I've heard a lot of different answers when I ask how much traffic per day is "good" traffic for a website. I always count unique hits, not page views.
There is a big difference between unique hits and page view hits. Some seem to think 500 or more unique hits a day is good, while others seem to think around 20,000 and over!
I have sites doing over 3,500 unique a day and others only getting 100 after 2 years. Of course what really counts is how much your making off them.
I'll take making 50 bucks a day with a site of 100 unique hits a day over one with 50,000 unique hits a day but only making 10 bucks a day.
So what do you consider "good" traffic for a website?
I would consider "good" traffic to be traffic that generates enough money for me to pay 25% or more of my bills lol. Unfortunately, I am not there yet. Does anyone know of a Hub that I can read, or have some adivce to help me get my traffic up? With all the websites, hubs, and blogs that I've ever created, I get roughly 10-20 hits a day per media.
I found a scale once that I thought was very appropriate. It is here if anyone is still interested in this topic <snipped>
Based on that I am aiming for 1000 visitors per day for my niche site.
I consider 100-500 pageviews(not uniques) a good traffic and $2 a day good money for small niche websites where you haven't worked hard.
But for sites that are your passion and you have really worked hard on them, you should be making AT LEAST 30-50 bucks a day with them.
Enough traffic to make good money. I write very targeted copy, so I don't see the huge traffic levels of some. But from what I've read here, I have a much higher conversion ratio than alot of top hubbers.
Bill, I would say that depends on the website. I have some websites that convert sales with extremely low levels of traffic, but they are highly niche topics. So the readers that get there are already very motivated to buy.
It also depends on what you are trying to achieve. If you are looking for outside advertisers you would need to be able to prove to them that you get a specific amount of traffic for them to want to pay for ads.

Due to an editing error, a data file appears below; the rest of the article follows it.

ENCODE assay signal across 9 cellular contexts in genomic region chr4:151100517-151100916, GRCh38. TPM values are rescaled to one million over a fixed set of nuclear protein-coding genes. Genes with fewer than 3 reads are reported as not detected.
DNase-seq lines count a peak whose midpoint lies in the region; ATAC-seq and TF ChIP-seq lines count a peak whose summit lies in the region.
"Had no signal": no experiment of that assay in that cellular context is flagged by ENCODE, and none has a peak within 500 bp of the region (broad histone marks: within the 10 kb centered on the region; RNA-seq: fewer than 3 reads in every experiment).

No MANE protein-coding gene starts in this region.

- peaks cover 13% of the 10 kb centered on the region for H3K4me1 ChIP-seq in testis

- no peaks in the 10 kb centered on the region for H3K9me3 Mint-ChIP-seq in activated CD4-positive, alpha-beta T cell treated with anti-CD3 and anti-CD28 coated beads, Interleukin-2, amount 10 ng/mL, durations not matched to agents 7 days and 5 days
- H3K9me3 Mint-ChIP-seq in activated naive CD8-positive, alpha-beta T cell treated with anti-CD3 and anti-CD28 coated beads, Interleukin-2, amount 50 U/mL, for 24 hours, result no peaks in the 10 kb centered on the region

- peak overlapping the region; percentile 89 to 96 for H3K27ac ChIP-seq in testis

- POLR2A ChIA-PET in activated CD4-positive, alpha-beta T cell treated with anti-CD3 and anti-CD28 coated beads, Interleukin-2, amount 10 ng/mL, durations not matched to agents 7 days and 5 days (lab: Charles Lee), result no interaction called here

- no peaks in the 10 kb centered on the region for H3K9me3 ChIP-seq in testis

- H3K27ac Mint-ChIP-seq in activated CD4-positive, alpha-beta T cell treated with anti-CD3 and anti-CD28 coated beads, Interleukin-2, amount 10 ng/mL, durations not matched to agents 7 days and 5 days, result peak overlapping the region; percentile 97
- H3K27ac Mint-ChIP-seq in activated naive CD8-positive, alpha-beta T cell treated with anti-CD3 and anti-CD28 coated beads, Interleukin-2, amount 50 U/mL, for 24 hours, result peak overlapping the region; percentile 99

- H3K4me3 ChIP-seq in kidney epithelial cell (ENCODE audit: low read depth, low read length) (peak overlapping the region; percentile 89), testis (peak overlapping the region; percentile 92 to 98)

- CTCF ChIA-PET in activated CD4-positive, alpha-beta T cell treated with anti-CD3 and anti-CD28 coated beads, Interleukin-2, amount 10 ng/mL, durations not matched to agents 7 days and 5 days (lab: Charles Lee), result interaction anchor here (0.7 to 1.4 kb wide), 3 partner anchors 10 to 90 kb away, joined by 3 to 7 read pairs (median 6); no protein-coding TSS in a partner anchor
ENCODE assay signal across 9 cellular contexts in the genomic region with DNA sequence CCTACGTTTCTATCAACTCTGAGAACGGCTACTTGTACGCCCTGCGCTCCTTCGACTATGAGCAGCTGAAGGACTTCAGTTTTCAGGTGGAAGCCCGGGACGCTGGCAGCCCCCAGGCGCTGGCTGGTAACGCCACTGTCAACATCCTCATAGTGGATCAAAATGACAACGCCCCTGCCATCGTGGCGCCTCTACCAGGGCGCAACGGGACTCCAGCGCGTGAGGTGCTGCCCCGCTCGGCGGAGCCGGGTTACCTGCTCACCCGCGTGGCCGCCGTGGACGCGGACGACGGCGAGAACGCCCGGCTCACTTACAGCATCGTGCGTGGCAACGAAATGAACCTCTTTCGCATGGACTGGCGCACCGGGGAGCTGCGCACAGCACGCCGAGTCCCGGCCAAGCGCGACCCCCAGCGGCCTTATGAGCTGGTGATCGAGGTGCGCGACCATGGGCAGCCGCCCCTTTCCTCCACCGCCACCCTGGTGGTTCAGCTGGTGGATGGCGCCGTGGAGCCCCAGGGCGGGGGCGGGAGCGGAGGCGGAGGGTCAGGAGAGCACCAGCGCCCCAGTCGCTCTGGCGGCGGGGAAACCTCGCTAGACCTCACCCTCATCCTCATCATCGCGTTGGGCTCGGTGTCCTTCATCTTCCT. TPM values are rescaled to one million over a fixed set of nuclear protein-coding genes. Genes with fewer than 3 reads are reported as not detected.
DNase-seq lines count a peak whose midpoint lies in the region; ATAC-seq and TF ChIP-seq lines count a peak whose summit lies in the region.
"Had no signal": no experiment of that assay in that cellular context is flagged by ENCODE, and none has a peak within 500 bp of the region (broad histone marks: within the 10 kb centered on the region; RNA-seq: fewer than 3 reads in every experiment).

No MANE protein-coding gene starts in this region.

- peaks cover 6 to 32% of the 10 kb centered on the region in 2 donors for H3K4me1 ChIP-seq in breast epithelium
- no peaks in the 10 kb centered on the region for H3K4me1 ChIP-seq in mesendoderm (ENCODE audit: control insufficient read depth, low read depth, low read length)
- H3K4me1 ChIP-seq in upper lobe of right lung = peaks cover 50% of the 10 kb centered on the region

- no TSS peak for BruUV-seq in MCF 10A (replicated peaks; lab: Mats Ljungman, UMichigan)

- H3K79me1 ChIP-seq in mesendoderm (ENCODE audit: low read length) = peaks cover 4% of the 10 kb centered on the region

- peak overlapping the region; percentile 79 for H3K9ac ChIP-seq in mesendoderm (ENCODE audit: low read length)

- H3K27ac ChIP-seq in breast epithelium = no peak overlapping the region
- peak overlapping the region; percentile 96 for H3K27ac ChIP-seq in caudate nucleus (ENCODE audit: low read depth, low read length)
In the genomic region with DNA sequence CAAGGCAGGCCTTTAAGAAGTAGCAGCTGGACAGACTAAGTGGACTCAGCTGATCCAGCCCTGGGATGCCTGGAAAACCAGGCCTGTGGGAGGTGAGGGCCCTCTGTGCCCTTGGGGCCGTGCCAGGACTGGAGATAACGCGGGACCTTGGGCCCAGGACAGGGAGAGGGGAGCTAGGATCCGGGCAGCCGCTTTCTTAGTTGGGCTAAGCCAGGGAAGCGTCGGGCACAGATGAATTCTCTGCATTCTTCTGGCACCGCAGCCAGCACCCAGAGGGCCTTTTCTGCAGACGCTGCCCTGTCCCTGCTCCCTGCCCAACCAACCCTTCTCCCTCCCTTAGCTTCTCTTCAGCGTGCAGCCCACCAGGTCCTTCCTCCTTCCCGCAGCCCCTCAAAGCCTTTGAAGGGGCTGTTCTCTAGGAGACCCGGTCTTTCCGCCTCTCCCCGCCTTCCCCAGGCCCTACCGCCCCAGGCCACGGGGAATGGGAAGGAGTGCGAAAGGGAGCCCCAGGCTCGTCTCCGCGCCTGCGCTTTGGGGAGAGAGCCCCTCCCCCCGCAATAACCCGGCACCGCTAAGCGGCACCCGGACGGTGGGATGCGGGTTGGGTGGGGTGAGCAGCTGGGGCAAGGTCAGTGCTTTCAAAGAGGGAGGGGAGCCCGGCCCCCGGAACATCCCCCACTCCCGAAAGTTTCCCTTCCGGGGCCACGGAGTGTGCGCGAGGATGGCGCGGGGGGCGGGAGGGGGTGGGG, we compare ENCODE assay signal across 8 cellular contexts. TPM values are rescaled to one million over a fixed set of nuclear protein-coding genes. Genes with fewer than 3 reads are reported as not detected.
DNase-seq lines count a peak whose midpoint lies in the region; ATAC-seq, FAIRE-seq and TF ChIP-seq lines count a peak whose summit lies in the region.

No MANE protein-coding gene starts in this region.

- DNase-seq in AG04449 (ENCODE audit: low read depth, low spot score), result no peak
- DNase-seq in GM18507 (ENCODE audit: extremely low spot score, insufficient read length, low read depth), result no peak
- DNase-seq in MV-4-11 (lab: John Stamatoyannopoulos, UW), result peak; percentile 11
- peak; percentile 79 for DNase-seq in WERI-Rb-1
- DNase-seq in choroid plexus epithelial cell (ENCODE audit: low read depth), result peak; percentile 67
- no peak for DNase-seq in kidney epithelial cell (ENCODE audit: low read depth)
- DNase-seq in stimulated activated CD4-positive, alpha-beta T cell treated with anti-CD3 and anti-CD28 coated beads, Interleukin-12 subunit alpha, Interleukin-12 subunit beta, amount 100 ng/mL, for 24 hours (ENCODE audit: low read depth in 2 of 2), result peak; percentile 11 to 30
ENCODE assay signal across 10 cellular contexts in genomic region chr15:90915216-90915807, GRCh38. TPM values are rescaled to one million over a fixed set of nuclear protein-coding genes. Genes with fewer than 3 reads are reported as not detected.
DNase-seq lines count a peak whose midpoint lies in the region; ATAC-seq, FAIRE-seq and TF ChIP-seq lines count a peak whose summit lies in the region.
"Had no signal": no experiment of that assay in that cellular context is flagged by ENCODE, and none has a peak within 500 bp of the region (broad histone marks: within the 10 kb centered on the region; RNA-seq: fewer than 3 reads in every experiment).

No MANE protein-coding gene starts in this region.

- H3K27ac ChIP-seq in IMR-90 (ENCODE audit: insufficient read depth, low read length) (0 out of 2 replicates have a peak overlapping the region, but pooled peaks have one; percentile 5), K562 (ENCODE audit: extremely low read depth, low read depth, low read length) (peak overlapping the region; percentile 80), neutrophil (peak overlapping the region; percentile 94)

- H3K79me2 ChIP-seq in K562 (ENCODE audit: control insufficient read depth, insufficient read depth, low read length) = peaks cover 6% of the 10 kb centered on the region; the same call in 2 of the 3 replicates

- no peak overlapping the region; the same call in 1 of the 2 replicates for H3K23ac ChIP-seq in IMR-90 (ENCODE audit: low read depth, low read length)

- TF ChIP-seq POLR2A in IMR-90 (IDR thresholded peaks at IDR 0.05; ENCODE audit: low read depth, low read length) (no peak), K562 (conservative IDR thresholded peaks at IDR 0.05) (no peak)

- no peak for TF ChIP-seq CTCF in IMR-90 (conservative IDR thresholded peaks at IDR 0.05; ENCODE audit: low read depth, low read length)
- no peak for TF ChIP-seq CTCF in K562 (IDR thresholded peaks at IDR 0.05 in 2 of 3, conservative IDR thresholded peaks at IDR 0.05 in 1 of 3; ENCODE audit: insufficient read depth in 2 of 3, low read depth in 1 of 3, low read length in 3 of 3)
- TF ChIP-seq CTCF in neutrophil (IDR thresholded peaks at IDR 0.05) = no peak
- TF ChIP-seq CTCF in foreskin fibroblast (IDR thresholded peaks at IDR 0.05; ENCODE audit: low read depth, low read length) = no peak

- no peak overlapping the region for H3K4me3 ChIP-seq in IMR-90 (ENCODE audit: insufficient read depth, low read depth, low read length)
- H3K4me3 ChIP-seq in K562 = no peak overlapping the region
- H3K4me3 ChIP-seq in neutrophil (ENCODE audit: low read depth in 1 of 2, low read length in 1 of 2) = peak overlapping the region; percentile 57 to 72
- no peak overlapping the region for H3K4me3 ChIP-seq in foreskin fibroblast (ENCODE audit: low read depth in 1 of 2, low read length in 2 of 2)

Thanks for all the replies.
I tend to be the type that tries for niche subjects, which means low traffic but high quality that pays.
This year I'm buying many very niche targeted names and setting them up. Then not only do I hope to make money with sponsors off them but also sell them in a year.
However I do have a few big ones I would love to get enough traffic for to sell ads, or at least more ads than I do now.
I know some people that make much more just off selling ads in their site than I do for everything combined. Selling ad spots has got to be the easiest way to make money online.
It depends very much on your objectives.
If it is for earnings then however much that traffic is worth. But high quantities of low value traffic can bring about certain opportunities.
You are likely to be able to build up a large mailing list for a start, and Alexa rankings are important when attempting to sell a website.
But ultimately, whatever works financially. An alexa top 200000 website could easily be sitting there making much more money than an Alexa top 10000 website, but I know which one would be easier to sell. When it comes to selling banner space on one of the many sites that specialise in this, the Alexa ranking is the most commonly used indicator to price too.
You can also build outwards if your traffic is very broad, whereas if your traffic is extremely targeted you are a little limited when it comes to the direction that a site can take.
When it comes to sales pages, traffic value. One of my two successful sales sites gets 300 page views per day, the other gets 400. I am happy with that, each article adding say 10 per day. As long as the sites are working I will see no reason to sell, and as long as they are generating sales I see no reason to sell banner space, and as such Alexa ranking becomes irrelevant. In fact, if you are trying to hide a niche, a strong Alexa ranking may put your secretive and lucrative niche at higher risk of being copied.
With Excerptz, the writers will be attracted to a high Alexa ranking and a decent PageRank, when I get there, so I treat low value traffic as highly as I do high value traffic. Not that I can really dictate the topics
I've never been able to understand why the Alexa ranking is important. It only counts people that use it, and I have never met anyone that even knows what it is!
I think the Alexa ranking is very flawed and not good at all. So I don't know why people keep up with what it says for websites.
It is said to be most accurate for US traffic, and the higher the sites rank the more accurate the ranking is.
Your right though, poor sampling (anything but random). The only people that are going to install the toolbar are Internet marketers, webmasters, or other marketing type folk.
That rules out most children or elderly people, and would see a blog about SEO achieve an Alexa ranking far superior to one about knitting or toys which achieve the same traffic.
That said, it is still widely used, whether we like it or not. On Flippa, banner advertising sites, pretty much exclusively. And it will be that way until Quantcast and others start tracking smaller websites.
What it does tell us though is that Internet Marketers, webmasters and marketing types, watch A LOT of porn Probably because they are glued to their computers too much to go and find the real thing.
Now Ryan, don't you have a new wife living with you???
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